Measures of the joint impact of the two kinds of policy approaches are, I think, valuable. It is clear that the TBTF problem is small if living wills work so well that there is little or no likelihood of a distressed financial institution ever receiving support. But I would suggest too that the TBTF problem is also small if creditors perceive that, because of either economic conditions or capital requirements, there is little likelihood of important financial institutions becoming distressed. To use an analogy, some observers have expressed concern about emergency federal flood assistance creating a moral hazard problem. But, even if the government stands ready to provide full assistance to all in the event of a flood, I would expect the impact of the relevant moral hazard problem to be low for a house in the 10,000 year flood zone.
So I do see the current metrics as being of use. Nonetheless, it would be desirable to augment them with metrics that could distinguish the impacts of the two kinds of policy measures. Similarly, TBTF metrics could improve simply because creditors’ assessments of future macroeconomic conditions improve. It would be desirable too to have a way to strip out the effects of this particular factor on our metrics. Technically, we would like to be able to use market-based information, and other data sources, to obtain projected levels of TBTF support that are conditional on specific economic events. The current measures average across these events to obtain an expected level of TBTF support.6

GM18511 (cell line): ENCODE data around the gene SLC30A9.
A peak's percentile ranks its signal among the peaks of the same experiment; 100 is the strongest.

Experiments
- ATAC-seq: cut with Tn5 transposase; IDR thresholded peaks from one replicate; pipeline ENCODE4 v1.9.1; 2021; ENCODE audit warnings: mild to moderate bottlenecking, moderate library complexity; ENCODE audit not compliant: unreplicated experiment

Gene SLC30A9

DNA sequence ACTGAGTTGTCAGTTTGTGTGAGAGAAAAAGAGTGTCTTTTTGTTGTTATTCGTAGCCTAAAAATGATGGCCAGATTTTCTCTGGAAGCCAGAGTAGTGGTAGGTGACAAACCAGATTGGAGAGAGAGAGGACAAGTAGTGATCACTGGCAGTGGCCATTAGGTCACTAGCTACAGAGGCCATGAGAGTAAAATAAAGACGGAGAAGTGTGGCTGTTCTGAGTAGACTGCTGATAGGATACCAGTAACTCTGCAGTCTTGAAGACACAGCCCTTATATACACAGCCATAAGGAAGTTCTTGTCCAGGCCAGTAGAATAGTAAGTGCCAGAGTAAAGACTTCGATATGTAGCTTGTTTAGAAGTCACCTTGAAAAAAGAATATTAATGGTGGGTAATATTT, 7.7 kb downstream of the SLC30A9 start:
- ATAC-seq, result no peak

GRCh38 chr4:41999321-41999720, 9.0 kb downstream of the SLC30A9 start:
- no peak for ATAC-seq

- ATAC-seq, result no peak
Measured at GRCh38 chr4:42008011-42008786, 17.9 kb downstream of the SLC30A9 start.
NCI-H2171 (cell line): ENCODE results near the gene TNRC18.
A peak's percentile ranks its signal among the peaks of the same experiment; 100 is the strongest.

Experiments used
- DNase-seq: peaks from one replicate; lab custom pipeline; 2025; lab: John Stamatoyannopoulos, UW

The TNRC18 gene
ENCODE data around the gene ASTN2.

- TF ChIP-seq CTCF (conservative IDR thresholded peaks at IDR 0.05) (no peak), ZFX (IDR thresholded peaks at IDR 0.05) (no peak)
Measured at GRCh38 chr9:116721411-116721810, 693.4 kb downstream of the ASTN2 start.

Let me wrap up.
Congress has mandated that the Federal Reserve make monetary policy so as to promote price stability and maximum employment. In recent remarks that I made in Duluth, Minnesota, I stressed the importance of using metrics about the inflation and unemployment outlooks to gauge the appropriateness of monetary policy in light of those congressionally mandated objectives. Without these metrics, it is challenging to know whether monetary policy is overly accommodative or not.
This same general point applies to supervision and regulation. The Dodd-Frank Act mandates an end to “too big to fail.” But the public can only hold Congress and its delegees responsible for achieving this mandate if there are quantitative measures of the size of the TBTF problem. The Minneapolis Fed continues to work toward constructing, and publicizing, such measures.